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Monday, January 15, 2018

The Story Behind The Story of The Chef and the Ghost of Bartholomew Addison Jenkins


Ghosts: The Story Behind The Story

My husband and I had checked into the remote cottage overlooking the water just that afternoon.  It was in Nova Scotia, up a road bumpy enough that we worried about our car’s suspension—but the views were magnificent, the July evening balmy, and the lobsters we steamed for dinner delicious.  Coastal fog and a cool breeze swirled around our windows as we fell into a deep sleep…

…until just before 3 AM, when every smoke detector in the house went off, jolting us awake.  But there was no fire.  And when we managed to get the alarms turned off, on they came again.  Over the course of the next few days, we discovered that the life expectancy for light bulbs in that house was pretty short, too.  And our laptop computers didn’t seem to hold a charge very long,  Even the battery in the grill outside was dead…

We called the realtor, who smiled and made fixing motions, but Ken and I knew what was up.  At home, we live in a house that was built in 1740.  It has ghosts, too. We soon figured out the vacation cottage had belonged to a recently deceased artist whose family was now renting it out.  Betcha Mr. Ghost didn’t think too kindly of his paying guests—even though we admired his paintings.

I’ll admit we were relieved to move on to the next part of our vacation after that week was up.  Our at-home ghosts have only really kicked up their spectral heels once.  My husband’s a church musician, and he and I had just returned home from something people in his job dread: having to play the funeral of a friend.  We were grieved, and Ken went upstairs to nap with our two cats.  I fussed with my computer, not really writing.  Suddenly, the giant brass floor lamp in the room behind my study hit the floor with such force that it pulled the cover off the radiator next to it. No one was in the room and no traffic was on our street.  A few days later, it happened again.

A local ghost investigator visited after that, and discovered some of the older—and permanent—residents of our house.  One’s a broken-hearted gent in my husband’s office.  Poor chap doesn’t know he’s dead, and the ghost busters have told us it’s rude to inform him of that fact.  The ghost in the room with the lamp is a clean freak who mainly sweeps the floor.  Sadly, this has no effect on 21st century dust.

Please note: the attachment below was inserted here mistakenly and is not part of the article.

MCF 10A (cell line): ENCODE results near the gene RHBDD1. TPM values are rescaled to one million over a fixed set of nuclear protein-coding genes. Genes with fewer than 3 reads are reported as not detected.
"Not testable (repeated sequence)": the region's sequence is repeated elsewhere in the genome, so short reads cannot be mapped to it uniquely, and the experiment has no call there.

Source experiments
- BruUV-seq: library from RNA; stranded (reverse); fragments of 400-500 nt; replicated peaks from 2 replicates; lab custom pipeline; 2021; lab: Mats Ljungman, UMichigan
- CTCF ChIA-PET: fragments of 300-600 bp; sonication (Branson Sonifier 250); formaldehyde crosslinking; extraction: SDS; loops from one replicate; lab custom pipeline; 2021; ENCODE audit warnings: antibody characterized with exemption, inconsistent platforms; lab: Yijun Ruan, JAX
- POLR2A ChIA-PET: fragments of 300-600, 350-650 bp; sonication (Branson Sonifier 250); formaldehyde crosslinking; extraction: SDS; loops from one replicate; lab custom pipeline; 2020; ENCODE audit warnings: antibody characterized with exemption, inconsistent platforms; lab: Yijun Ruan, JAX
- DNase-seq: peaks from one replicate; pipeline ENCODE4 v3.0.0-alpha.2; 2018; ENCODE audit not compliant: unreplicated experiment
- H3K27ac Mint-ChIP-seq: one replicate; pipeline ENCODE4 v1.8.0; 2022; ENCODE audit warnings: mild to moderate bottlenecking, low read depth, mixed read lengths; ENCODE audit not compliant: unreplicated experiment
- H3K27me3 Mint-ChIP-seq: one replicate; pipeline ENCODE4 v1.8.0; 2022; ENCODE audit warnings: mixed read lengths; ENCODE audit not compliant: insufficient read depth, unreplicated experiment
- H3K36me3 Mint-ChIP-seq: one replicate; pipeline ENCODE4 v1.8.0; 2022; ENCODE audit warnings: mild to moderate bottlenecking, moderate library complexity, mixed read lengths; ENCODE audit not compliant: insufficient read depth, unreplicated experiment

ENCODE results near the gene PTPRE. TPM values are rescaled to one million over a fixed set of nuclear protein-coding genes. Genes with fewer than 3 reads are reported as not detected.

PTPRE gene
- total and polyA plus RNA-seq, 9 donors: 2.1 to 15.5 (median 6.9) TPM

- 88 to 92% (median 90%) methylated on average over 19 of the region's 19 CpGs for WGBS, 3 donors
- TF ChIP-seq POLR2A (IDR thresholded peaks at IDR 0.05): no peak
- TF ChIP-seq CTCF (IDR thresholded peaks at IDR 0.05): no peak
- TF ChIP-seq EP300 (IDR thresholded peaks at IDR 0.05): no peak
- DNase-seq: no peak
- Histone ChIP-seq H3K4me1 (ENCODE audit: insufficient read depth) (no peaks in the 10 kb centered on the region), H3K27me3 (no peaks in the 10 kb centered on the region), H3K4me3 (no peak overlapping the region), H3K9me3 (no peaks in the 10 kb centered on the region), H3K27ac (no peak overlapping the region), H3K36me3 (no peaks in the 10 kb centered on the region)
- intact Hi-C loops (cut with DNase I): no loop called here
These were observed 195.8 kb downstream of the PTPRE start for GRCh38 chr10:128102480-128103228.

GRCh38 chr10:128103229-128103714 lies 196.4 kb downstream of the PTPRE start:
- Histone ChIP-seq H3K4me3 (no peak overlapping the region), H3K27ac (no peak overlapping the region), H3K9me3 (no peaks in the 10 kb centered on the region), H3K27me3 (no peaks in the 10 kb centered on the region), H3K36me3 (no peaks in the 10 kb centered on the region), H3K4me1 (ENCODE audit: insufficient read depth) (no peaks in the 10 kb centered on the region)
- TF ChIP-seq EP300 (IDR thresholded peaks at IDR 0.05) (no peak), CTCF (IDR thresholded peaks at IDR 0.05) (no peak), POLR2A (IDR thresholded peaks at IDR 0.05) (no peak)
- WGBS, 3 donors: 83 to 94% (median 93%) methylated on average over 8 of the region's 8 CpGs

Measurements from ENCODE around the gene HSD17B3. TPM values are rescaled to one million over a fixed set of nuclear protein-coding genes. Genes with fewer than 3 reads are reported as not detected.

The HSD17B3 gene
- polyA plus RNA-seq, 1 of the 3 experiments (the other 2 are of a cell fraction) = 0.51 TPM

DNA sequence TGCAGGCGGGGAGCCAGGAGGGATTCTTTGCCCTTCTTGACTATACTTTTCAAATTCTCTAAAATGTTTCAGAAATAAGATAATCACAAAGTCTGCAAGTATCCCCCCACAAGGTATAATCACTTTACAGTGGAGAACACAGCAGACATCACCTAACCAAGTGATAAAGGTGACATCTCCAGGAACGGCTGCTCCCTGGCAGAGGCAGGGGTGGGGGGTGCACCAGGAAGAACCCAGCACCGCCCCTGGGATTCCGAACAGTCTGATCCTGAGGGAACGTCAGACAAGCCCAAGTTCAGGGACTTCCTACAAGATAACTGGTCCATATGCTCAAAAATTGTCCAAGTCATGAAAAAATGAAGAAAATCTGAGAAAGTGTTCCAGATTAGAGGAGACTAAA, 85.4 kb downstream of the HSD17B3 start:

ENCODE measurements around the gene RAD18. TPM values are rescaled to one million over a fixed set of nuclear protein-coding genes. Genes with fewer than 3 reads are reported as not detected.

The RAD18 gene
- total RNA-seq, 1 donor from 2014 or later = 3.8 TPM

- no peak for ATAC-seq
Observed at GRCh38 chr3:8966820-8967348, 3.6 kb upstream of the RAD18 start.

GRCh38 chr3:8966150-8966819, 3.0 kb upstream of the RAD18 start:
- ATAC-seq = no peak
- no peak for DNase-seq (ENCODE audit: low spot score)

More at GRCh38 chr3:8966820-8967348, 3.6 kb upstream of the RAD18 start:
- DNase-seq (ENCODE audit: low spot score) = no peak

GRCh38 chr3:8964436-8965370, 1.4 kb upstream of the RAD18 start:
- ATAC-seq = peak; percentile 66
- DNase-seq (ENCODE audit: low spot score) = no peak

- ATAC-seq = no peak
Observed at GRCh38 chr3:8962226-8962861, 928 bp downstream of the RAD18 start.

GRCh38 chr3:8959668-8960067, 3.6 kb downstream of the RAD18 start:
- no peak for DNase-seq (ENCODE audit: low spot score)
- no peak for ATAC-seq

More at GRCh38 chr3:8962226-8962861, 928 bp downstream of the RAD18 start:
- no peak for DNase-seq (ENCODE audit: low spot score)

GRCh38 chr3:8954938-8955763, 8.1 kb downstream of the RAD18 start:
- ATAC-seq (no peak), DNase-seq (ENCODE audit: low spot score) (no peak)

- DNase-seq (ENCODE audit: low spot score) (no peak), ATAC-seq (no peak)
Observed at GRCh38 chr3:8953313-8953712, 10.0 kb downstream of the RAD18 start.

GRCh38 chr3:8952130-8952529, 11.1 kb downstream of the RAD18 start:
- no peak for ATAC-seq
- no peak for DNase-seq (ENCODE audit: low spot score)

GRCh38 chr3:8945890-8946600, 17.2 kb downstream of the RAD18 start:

So, yeah—ghosts.  As a little girl, I was fascinated by the Topper TV show.  And of course, I love Ghostbusters—both the original and the remake.  When I set out to write The Chef and the Ghost of Bartholomew Addison Jenkins, I wanted to write a ghost story that was funny as well as being scary—and just a little sexy! I was a chef when I was younger, so I thought throwing a little tasty food into the mix might be good, too.

Alrighty, then! What do YOU think happens if you have a one-nighter…with a ghost?

The Chef and the Ghost of
Bartholomew Addison Jenkins
Aletta Thorne

Genre: paranormal romance,
mainstream romance, holiday

Publisher: Evernight Publishing

Date of Publication: October 26, 2017

ASIN: B076WJK63L

Number of pages: 158
Word Count: 51,000

Cover Artist: Jay Aheer

Tagline: What happens if you have a one-nighter—with a ghost?

Book Description:

Autumn, 1982. MTV is new, poodle perms are the rage, and life just might be getting better for Alma Kobel.  Her ugly divorce is final at last. Her new job as chef at Bright Day School’s gorgeous old estate is actually fun.  But the place is haunted—and so is Alma’s apartment. Bartholomew Addison Jenkins’ ghost has been invisibly watching her for months.